OPTICAL PROFILING: Modern optical surface profilers combine multiple techniques into a single, streamlined, user-friendly package

For optical surface profiling in the micrometer to nanometer range, only the combination of confocal and interferometric measurement techniques in a microscope provides the necessary versatility. Measurement of precision optics, in particular pressed aspheres, is one challenge that can be met using this approach.

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For optical surface profiling in the micrometer to nanometer range, only the combination of confocal and interferometric measurement techniques in a microscope provides the necessary versatility. Measurement of precision optics, in particular pressed aspheres, is one challenge that can be met using this approach. test

ROGER ARTIGAS

Photonics, materials science, and microtechnology are just a few of the many broad technological fields playing a progressively greater role in mainstream manufacturing. Complex microelectromechnical (MEMS) structures, for example, are now a regular feature of consumer electronics; ever more complex multilayer structures are used to enhance photovoltaic solar cell efficiency; and precision custom optics no longer have to be ground individually, but can instead be replicated much more rapidly as a complex aspheric.

Many of these high-tech applications increasingly make use of microstructures to achieve specific properties. Examples include diffraction effects to induce specific optical performance in optics, microfluidic anomalies for handling minute amounts of liquid materials, and surface enhancement effects for improving passivity or wear characteristics. At the finer end of the scale, application-specific micro- or even nanotexturing is rapidly becoming a sought-after attribute in medical, biophotonics, LEDs and organic LEDs, and many other technology fields.

As the complexity of these structures increases (and this at a variety of scales), so do the demands on manufacturing repeatability. And the tools needed to properly gauge the intended performance must also provide the requisite flexibility.

Optical profiling
As a helpful tool at the design stage and as a means of quality assessment during production, there is increasing demand for fast and powerful optical profiling systems that are also manufacturing-friendly. These systems ideally provide the capability to robustly measure rough, smooth, and stepped surface topologies and textures across a broad range of materials and complex structures.

While several differing technologies are commercially available for completing this task, an increasing number of profiling systems make use of complementary optical techniques to optimize the flexibility of a single noncontact measurement system. At Sensofar, we originally pioneered the integration of multiple optical tools by combining optical confocal microscopy with corresponding interferometric techniques to enhance the versatility of optical profiling systems.

Phase-shift interferometry is a well-known optical profiling technology that provides exceptional sub-nanometer vertical resolution, even at low optical magnification. For smooth, continuous surfaces, it’s an ideal tool, but it fails on rough surfaces and steep slopes, as well as exhibiting ambiguity at surface discontinuities. White light interferometry takes up the baton for moderately rough surfaces, while a confocal measurement approach with a high-numerical-aperture (NA) objective is capable of measuring steep slopes as well as rough surfaces over a wide depth range. Modern high-end profiling systems use all of these techniques in varying guises to provide the greatest flexibility for measuring a broad range of surface forms and structures (see Fig. 1).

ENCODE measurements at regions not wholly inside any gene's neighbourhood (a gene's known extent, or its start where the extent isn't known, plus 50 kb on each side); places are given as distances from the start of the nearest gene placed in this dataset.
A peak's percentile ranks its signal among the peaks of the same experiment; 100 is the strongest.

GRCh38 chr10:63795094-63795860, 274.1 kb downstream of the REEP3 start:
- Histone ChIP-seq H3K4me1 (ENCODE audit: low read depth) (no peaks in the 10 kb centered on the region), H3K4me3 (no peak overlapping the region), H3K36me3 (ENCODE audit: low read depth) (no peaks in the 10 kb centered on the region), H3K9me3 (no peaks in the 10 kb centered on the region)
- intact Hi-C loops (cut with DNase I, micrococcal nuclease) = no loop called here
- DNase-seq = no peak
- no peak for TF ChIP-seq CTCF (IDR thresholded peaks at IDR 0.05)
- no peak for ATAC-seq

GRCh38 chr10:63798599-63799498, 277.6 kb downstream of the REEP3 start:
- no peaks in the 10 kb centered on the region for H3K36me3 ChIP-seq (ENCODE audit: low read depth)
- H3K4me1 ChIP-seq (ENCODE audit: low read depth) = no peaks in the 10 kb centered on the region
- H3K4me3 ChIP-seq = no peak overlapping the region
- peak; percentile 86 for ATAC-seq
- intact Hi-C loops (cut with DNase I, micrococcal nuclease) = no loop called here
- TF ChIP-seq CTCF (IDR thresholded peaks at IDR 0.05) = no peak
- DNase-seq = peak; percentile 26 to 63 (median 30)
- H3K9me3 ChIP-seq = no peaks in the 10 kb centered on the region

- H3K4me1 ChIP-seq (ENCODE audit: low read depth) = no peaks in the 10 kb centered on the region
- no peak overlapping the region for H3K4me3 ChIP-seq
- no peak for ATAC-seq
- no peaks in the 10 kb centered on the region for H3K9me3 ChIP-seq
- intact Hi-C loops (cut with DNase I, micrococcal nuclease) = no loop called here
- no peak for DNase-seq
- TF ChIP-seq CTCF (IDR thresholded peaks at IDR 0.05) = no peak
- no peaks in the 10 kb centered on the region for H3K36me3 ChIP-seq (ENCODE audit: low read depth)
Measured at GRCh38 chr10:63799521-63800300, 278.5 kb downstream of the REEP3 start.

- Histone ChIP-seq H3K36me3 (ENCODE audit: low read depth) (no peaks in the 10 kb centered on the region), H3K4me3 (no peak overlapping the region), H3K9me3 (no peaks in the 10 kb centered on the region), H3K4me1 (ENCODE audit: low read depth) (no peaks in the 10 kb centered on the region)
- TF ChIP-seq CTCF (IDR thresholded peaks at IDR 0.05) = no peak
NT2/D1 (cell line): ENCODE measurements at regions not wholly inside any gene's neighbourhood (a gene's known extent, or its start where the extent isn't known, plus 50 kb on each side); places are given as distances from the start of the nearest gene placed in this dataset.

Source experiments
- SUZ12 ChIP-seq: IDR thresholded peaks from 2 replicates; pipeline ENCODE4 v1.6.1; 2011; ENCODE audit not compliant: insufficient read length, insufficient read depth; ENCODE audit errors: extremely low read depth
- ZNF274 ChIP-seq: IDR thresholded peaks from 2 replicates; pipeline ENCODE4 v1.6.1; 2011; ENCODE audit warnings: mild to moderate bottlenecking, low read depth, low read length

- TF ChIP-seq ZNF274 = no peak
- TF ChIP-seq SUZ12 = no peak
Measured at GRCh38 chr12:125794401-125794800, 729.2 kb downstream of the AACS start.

FIGURE 1. Current profiling systems combine a number of techniques to provide flexibility for measuring a broad range of surfaces, such as this extended topography of an LED array.

Complex optics
Application-specific lens designs are finding their way into a myriad of scientific and consumer applications. Microlenses form, for example, a vital component of portable microprojector designs, such as those available for home cinema. Fresnel lenses direct the light of high-power, white-light LEDs, leading to a very compact design with high light throughput and low power consumption. Special optics for biomedical applications improve imaging in endoscopes and in lab-on-a-chip devices used to compare tissue samples. Further examples include the optical couplers for VCSELs in telecommunications and the microlenses used for concentrating light into a microscopic waveguide (thus enabling the field of microoptoelectronic systems known as MOEMs).

Each of these applications, and many more, utilizes unique optical designs to address application-specific requirements. The production volume for any given application may run from the hundreds into the tens of thousands.

Take the case of complex aspherical optics. By straying from a true spherical shape, the spherical aberration can be reduced and specific optical performance can be achieved in a compact single lens. Additionally, by integrating diffractive effects into one surface of a lens, overall chromatic dispersion can be corrected (that is, reduced) to yield excellent color performance.

FIGURE 2. High-precision lenses can be fabricated by molding, such as the example shown here (top) with its measured profile (bottom).

Standard spherical lenses can be cost-effectively “aspherized” using an optical polymer coating in a replication process. Alternatively, small or large numbers of lenses can be cost-effectively pressed from a mold (see Fig. 2). Complex, nonspherical optical designs and even diffractive structures can be diamond-turned directly into a mold. And while molded lenses cannot be expected to provide absolute high-end optical performance, a level of sophistication can be achieved that is normally only possible in traditional spherical optics through the use of doublet or more complex lens systems.